Friday, September 18, 2009


Here's what we didn't have to do this year at Rice University's Fondren Library, where I work. At least, we won't have to do this unless a late-season hurricane strikes in the next few weeks. We didn't have to salvage wet books. However, we were prepared, with plans, salvage supplies, and even a disaster demonstration. In a dire little way, the demo was fascinating.

At one point in the demonstration, the presenter, a book preservation specialist named Andy, dunked a book in a bucket of water. Everyone in the room winced. Andy explained that it was a withdrawn (meaning, pretty darn useless) book and of course the point was to show us how to save a wet book. But still there was that collective wince. Library people really, really don't like seeing books hurt.

In this part of the world, though, it happens, sometimes on a devastating scale. In Hurricane Katrina, the Tulane University Library lost 90% of the collection. After Tropical Storm Allison in 2001, the University of Houston Law Library was devastated. It was underground and it flooded to the top.

Some years ago Fondren Library was hit hard by a tropical storm. The art library, which at the time was unfortunately located in the basement, flooded. The clay-coated pages of fine art books are readily ruined by water. That time, truck-loads of wet books were rushed down Interstate 45 to NASA-JSC and put in the space vacuum chamber: the same chamber where the Apollo Lunar Excursion Module had been tested. Freeze-drying in a vacuum is one of the only ways to save a soggy art book.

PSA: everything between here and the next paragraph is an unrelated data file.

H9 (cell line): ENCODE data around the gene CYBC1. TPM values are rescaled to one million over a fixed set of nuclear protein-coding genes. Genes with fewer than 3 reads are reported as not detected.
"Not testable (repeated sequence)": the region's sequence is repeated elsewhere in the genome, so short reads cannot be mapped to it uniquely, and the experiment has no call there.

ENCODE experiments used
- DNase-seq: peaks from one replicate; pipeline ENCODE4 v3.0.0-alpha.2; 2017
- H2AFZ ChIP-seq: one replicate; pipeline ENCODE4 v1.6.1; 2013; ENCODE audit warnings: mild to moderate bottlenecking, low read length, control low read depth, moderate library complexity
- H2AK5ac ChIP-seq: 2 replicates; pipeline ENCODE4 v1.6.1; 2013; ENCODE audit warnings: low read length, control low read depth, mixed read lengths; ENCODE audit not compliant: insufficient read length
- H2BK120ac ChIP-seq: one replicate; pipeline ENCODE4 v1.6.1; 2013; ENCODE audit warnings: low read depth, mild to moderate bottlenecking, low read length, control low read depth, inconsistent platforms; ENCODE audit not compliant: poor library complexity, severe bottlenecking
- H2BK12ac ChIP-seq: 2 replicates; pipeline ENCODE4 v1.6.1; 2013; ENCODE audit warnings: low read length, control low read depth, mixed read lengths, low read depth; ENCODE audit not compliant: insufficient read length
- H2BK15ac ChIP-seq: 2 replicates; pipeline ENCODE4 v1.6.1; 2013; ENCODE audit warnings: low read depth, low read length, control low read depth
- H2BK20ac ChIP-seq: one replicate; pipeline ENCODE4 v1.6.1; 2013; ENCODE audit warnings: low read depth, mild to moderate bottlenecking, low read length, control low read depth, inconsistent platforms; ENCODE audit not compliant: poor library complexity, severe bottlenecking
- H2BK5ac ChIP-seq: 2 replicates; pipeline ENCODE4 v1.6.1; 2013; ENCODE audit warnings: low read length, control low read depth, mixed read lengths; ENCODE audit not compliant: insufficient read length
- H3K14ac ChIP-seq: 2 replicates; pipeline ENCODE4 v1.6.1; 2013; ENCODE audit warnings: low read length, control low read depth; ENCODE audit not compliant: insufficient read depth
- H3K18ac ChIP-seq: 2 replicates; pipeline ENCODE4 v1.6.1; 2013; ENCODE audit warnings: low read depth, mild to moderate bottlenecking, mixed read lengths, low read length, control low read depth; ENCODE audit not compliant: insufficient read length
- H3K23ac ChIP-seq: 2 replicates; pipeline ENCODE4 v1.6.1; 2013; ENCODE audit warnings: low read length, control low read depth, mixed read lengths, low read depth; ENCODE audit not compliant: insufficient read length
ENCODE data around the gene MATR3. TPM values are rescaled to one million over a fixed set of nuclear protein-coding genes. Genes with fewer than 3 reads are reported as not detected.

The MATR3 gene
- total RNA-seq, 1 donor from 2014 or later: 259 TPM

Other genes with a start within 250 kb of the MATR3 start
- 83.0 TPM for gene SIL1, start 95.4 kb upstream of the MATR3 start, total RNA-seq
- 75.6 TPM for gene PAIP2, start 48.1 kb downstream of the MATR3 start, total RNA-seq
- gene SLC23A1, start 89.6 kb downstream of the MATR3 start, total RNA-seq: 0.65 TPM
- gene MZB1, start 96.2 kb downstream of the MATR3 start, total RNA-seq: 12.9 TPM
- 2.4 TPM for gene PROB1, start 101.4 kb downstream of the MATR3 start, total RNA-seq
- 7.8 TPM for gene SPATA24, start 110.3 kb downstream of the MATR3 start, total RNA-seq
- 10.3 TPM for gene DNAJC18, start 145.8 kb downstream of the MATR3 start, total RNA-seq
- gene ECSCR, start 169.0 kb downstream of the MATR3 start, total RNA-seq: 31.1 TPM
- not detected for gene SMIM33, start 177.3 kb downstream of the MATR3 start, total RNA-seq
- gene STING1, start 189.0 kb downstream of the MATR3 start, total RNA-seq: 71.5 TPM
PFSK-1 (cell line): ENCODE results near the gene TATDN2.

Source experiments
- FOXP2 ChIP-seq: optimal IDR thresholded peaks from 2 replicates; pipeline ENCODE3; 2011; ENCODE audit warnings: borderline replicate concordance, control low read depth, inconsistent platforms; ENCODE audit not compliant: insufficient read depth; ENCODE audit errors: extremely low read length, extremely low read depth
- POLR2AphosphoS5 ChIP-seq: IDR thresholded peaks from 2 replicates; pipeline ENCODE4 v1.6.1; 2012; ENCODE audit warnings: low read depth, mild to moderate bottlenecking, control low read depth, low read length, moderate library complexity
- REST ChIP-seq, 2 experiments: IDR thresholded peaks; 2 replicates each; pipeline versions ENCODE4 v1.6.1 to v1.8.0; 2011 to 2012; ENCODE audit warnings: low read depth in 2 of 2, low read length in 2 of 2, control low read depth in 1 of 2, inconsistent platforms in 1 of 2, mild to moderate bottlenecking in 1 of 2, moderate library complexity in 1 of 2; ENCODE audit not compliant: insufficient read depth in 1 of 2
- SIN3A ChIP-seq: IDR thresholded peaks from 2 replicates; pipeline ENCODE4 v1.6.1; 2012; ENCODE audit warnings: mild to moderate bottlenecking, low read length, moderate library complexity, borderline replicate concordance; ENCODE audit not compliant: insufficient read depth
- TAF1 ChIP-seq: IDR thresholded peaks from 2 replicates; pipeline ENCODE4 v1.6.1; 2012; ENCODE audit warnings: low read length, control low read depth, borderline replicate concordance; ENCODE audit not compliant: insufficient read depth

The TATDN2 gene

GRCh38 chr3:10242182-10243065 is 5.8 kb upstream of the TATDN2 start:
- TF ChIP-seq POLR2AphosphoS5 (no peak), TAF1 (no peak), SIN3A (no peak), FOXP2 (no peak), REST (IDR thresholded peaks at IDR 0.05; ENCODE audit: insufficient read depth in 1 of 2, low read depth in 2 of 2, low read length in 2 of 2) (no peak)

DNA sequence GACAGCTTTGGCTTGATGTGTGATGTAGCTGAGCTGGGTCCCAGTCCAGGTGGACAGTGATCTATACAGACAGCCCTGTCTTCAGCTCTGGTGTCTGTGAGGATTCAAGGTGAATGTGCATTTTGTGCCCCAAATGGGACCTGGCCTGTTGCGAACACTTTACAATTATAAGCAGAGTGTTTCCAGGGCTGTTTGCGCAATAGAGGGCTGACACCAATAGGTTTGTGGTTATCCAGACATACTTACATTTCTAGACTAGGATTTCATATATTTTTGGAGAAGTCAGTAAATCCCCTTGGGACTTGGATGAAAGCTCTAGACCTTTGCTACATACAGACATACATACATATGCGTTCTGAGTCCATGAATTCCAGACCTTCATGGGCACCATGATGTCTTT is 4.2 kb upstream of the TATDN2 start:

You have to act fast. Fondren Library has First Responders ready to come as soon as the building is declared safe and power restored. Andy demonstrated how to interleave wet pages with paper-towels, wrap the books in newsprint, pack them into boxes, number the boxes and record the numbers in a log.

As Andy went through his demonstration, he showed us the contents of one of several React Paks stashed in strategic locations in the Library. These Paks have all kinds of stuff in them, even a mop in three pieces that you clip together and a collapsible pail. That React Pak had so many items coming out that the effect was like a clown car disgorging clowns. While he was at it, Andy, who is a broad-shouldered former Navy man, demonstrated the sailor's mop twirl. If there's anybody who knows how to mop decks, it's sailors!

In this digital age we live in, a lot about libraries is changing. At one extreme, there is reported to be a library in New England that has divested itself of all of its physical books. And yet, though much has changed, librarians still love books and do everything in their power to preserve them. When flooding strikes any library anywhere, people who work there are willing to wade in and work their hearts out salvaging books. Long live libraries and their people who love books!

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